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Is It Always Malaria?
Malaria is transmitted by the bite or injection of a female Anopheles mosquito. The mosquito needs human blood to satisfy its cyclical reproductive requirements. In exchange, it releases its saliva into the human bloodstream. Africa bears 80% of the global malaria burden, of which Nigeria together with the Democratic Republic of the Congo account for about 29%. In Nigeria, it is responsible for 60% of clinic outpatients and 30% of hospitalizations, 11% of maternal deaths, 25% of infant deaths and 30% of under-5 deaths. These are very serious numbers, but as we move away from malaria endemic areas like Nigeria, it becomes even more serious. The last thing a white man from the United States who visits Nigeria or any of the sub-Saharan countries for the first time wants is to be asked to sleep outside in a mosquito-infested marshy area without at least a mosquito net. He might have to start writing his dying will soon.
So who is most affected here? Pregnant women, children under 5 years old, severely malnourished children, people whose body soldiers (immunocompromised) have been excessively weakened and the elderly due to the aging of the immune system.
In the past, malaria was thought to be caused by stress, prolonged exposure to the sun, bad air (mal-means bad and aria-means air), eating too much fatty food, and strangely, eating too much pawpaw and oranges!
You may be interested to know that mosquito bites are not the only means by which malaria is usually transmitted. A mother can also pass the baton to her unborn child, in which case it is called congenital malaria. Another mode of transmission is the transfusion of infected blood to uninfected persons.
HOW DO I KNOW IT’S MALARIA?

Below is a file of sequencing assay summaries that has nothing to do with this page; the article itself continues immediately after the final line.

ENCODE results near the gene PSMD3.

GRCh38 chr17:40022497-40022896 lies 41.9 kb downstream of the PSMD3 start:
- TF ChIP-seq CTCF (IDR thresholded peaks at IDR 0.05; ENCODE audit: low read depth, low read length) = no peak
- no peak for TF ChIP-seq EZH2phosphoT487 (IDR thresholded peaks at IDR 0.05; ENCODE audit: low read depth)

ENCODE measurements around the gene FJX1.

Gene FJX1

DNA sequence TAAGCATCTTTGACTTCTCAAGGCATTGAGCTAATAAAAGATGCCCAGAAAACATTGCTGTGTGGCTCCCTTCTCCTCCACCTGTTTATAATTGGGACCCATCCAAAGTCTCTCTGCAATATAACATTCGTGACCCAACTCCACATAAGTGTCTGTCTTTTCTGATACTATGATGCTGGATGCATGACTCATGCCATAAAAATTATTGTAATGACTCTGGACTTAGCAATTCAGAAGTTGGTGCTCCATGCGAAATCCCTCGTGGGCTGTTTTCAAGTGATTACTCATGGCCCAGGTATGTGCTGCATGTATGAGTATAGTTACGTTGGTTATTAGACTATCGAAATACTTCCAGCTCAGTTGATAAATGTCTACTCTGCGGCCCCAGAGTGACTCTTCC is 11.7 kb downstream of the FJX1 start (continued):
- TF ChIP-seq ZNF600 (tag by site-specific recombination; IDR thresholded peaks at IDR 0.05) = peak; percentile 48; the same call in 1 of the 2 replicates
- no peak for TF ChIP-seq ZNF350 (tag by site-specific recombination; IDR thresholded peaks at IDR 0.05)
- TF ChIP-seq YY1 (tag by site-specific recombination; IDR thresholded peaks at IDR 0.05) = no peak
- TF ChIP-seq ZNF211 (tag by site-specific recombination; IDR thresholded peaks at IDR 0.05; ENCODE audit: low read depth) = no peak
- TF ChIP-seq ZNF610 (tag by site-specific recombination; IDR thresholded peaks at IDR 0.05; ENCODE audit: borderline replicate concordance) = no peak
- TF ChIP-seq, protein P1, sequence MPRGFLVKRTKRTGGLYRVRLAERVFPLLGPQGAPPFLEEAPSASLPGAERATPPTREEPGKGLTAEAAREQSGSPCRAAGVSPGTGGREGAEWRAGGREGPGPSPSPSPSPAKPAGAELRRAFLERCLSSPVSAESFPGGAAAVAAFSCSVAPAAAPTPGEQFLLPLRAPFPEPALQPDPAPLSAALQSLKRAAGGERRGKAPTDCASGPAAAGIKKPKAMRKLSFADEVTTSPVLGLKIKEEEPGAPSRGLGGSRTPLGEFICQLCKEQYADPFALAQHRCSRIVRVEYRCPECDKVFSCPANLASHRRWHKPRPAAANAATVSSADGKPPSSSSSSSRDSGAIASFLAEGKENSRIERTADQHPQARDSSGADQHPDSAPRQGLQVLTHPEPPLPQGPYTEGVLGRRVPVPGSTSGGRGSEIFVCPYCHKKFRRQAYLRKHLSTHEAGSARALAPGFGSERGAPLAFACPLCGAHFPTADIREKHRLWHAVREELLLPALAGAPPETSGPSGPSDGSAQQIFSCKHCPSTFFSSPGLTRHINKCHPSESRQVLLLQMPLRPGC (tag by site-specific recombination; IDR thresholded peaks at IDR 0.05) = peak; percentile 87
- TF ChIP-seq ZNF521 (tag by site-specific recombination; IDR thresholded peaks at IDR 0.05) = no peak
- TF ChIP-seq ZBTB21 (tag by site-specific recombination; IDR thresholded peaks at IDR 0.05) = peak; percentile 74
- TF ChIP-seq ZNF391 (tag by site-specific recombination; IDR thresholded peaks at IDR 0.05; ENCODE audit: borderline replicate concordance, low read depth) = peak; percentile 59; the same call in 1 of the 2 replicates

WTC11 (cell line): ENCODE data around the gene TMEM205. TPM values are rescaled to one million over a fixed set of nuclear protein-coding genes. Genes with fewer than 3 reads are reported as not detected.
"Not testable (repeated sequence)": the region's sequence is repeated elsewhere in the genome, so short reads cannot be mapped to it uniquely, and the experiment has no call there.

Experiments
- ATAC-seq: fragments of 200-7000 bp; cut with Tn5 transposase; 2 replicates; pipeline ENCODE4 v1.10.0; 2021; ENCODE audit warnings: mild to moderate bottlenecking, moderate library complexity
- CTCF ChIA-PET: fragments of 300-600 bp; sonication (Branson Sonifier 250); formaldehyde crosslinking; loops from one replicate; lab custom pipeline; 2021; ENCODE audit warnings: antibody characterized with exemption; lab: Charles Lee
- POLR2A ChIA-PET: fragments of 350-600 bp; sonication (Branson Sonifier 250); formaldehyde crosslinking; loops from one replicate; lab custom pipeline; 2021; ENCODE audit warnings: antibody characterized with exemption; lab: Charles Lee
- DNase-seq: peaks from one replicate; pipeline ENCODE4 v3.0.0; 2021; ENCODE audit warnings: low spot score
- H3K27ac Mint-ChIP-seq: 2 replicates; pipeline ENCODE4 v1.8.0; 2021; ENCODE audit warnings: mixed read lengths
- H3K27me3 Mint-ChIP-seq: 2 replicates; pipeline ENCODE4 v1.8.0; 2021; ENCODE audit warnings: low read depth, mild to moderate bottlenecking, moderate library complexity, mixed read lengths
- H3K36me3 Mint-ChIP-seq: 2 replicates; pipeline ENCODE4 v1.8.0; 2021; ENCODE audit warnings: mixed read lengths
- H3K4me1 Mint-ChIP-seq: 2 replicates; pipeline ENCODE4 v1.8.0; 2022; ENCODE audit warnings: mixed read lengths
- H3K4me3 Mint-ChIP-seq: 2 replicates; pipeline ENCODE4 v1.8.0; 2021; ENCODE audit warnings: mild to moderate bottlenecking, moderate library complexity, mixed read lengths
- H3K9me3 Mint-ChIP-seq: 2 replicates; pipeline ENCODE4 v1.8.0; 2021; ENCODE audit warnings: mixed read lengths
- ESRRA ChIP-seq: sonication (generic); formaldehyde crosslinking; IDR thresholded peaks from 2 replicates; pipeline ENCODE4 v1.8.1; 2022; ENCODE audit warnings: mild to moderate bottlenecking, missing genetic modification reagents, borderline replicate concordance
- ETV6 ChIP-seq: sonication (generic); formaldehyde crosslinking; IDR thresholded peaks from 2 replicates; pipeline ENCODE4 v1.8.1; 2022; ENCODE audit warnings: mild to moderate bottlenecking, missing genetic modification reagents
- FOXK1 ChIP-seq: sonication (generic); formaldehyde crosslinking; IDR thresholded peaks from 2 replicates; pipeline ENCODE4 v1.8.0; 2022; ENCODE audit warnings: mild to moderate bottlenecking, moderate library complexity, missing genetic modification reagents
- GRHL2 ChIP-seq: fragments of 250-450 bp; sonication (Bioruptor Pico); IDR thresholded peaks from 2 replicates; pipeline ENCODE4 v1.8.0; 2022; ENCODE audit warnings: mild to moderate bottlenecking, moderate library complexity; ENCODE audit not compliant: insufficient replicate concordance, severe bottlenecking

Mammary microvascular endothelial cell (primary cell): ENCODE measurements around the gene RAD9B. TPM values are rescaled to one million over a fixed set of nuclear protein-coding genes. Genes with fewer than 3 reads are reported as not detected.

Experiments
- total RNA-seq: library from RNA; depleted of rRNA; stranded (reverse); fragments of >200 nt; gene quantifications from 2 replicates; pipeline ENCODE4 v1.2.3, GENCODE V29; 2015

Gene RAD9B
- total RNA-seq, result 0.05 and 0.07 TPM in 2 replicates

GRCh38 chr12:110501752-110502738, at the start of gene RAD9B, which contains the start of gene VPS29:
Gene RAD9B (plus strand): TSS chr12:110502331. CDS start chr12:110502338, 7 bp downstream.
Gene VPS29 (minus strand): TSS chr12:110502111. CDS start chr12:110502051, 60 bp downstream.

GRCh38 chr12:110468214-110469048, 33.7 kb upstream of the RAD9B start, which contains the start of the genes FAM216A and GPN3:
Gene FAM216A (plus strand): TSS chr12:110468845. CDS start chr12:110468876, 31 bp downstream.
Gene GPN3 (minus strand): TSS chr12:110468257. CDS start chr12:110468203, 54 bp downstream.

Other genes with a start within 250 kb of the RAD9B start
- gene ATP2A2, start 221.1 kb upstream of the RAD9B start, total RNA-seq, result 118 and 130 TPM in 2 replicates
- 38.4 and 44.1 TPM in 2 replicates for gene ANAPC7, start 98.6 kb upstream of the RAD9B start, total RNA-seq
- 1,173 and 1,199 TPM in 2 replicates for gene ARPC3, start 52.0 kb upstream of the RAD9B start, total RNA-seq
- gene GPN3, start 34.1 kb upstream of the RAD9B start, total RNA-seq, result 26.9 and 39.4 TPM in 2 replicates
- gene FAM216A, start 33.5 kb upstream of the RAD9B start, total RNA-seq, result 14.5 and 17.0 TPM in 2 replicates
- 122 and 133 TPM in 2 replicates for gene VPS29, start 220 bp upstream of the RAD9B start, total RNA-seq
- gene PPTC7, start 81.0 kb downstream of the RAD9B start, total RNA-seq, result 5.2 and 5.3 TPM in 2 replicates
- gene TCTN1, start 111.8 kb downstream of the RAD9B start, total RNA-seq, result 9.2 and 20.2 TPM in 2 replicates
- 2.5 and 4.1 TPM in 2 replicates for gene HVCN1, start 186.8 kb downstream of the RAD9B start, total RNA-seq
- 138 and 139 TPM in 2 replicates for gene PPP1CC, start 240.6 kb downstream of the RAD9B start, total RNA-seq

Many times we have all had a good experience of what it is like to suffer from malaria, but there are alsoother medical conditions that can manifest as malaria, such as typhoid, flu or colds, and therefore a correct diagnosis is as important as appropriate treatment . We don’t want to end up filling a holey basket with our expensive fruit juice. In many remote places where no sophisticated equipment is used to diagnose malaria, it depends only on the physician’s judgment and interpretations of the symptoms presented by the patient. These symptoms include fever, which is high and usually occurs in the evening, headache, chills and rigors (severe shivering from the feeling of cold), vomiting and lying about due to general weakness of the joints and muscles. In severe cases of malaria, the sufferer may become anemic, vomit profusely, be hypoglycemic (highly reduced blood sugar less than about 4 mmol/l), go into shock, have kidney failure, have breathing problems, and sometimes abnormal bleeding. If you are not sure it is malaria, do not start treatment for typhoid without confirmation with a rapid diagnostic test (RDT) or microscopy to test for the presence of malaria parasites. Widals test should be repeated to confirm typhoid fever.
PREVENTION OF MALARIA
Let’s start with our environmental hygiene practices, regular drainage evacuations, elimination of mosquito breeding sites, proper waste management, puncturing cans before disposal, filling identified breeding sites with sand and flood protection strategies.
Furthermore, we should use available LLINs (long-lasting insecticidal nets) or ITNs (insecticide-treated nets). Another alternative is the use of IRS (internal residual spraying), when the walls and ceilings of our houses are sprayed 3-4 times a year with insecticides. For pregnant women, the way to the above measures is IPTp (intermittent preventive treatment). Apart from those not listed here, there are other methods of preventing malaria.
TREATMENT OF MALARIA
Malaria treatment is usually a 3-day modality. However, make sure you treat malaria by doing an RDT or microscopy to detect the presence of the malaria parasite. Every modern medical center in your area should have these devices. Get your doctor’s advice on what kind of medication you should be taking, what works for Mr. A may not necessarily work for Mr. B. Most of the medications available in your drug stores are ACT (artemisinin based combination therapy). Severe cases of malaria may require admission with immediate intravenous (intravenous) medication/drips. Don’t throw tablets under the bed or down the toilet as malaria often returns if not treated properly, this is for those who despise drug use!
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